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The PicoEMP is a low-cost Electromagnetic Fault Injection (EMFI) tool, designed specifically for self-study and hobbiest research. Under the safety shield it looks like this:


The ChipSHOUTER is a high-end Electromagnetic Fault Injection (EMFI) tool designed by Colin
at NewAE Technology. While not the first commercially available EMFI tool, ChipSHOUTER was the first
“easily purchasable” (even if expensive) tool with extensive open documentation. The tool was not open-source, but it
did contain a variety of detailed description of the design and architecture in the
User Manual. The ChipSHOUTER design optimization focused in rough order on (1) safe operation, (2) high performance, (3) usability, and finally (4) cost. This results in a tool that covers many use-cases, but may be overkill (and too costly) for many. In additional, acquiring the safety testing/certification is not cheap, and must be accounted for in the product sale price.

The PicoEMP tries to fill in the gap that ChipSHOUTER leaves at the lower end of the spectrum. This PicoEMP project is not the
ChipSHOUTER. Instead it’s designed to present a “bare bones” tool that has a design optimization focused in rough order of (1) safe
operation, (2) cost, (3) usability, (4) performance. Despite the focus on safety and low-cost, it works suprisingly well. It is also
not sold as a complete product – you are responsible for building it, ensuring it meets any relevant safety requirements/certifications,
and we completely disclaim all liability for what happens next. Please only use PicoEMP where you are building and controlling it
yourself, with total understanding of the operation and risks. It is not designed to be used in professional or educational environments,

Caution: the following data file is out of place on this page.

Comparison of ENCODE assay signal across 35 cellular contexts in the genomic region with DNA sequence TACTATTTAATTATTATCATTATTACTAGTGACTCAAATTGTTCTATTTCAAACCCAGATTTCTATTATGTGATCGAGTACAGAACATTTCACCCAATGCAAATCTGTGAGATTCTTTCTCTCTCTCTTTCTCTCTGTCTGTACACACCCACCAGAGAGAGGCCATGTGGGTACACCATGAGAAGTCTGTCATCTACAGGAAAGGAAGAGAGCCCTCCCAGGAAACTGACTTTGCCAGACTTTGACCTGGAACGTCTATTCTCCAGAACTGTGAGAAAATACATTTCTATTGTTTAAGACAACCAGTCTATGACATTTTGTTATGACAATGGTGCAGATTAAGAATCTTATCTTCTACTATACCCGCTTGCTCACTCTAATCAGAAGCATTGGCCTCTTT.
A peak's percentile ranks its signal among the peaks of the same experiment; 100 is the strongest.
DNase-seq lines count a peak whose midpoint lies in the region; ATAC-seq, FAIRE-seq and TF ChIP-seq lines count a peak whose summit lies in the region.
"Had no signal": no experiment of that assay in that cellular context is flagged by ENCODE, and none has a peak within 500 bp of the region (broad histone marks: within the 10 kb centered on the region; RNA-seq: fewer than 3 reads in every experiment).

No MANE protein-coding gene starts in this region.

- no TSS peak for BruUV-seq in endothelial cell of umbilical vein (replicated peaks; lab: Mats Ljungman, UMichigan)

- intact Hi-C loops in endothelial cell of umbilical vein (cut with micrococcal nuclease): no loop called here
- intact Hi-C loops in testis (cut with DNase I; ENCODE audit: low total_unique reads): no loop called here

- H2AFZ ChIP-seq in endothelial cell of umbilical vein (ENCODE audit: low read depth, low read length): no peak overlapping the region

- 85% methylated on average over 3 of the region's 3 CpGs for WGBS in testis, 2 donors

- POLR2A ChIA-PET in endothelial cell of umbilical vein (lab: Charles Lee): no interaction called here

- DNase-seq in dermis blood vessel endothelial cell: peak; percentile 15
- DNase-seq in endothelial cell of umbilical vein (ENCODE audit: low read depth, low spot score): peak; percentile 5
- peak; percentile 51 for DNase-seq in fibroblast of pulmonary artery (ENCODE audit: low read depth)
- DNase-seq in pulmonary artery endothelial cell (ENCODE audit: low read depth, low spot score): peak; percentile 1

where tools are expected to meet safety certifications (ChipSHOUTER was designed for these use-cases).

Building a PicoEMP

The PicoEMP uses a Raspberry Pi Pico as the controller. You could alternatively use an Arduino or another microcontroller. You basically just need a few things:

  1. PWM output to drive HV transformer.
  2. Pulse pin to generate a pulse.
  3. Status pin to monitor the HV status.

You have two options for building the PicoEMP: (1) total scratch build, or (2) easy-assemble build.

Scratch Build

The PCB is mostly one layer. Original versions of it were milled on a Bantam PCB mill, and the final ‘production’ version is designed
to still allow this simple milling process. You can find details in the gerbers folder, including Bantam-optimized files
which remove some of the smaller vias (used for the mounting holes), and require you to surface-mount the Raspberry Pi Pico. Here was
‘rev3’ of the PCB with a few hacked up tests:

If you’ve got time you can order the “real” PCBs from the gerbers as well.

The BOM and build details are described in the hardware folder. If you cannot find the plastic shield (the upper half of Hammond
1551BTRD is used), you can find a simple 3D-printable shield as well. The official shield is low-cost and available from Digikey/Mouser/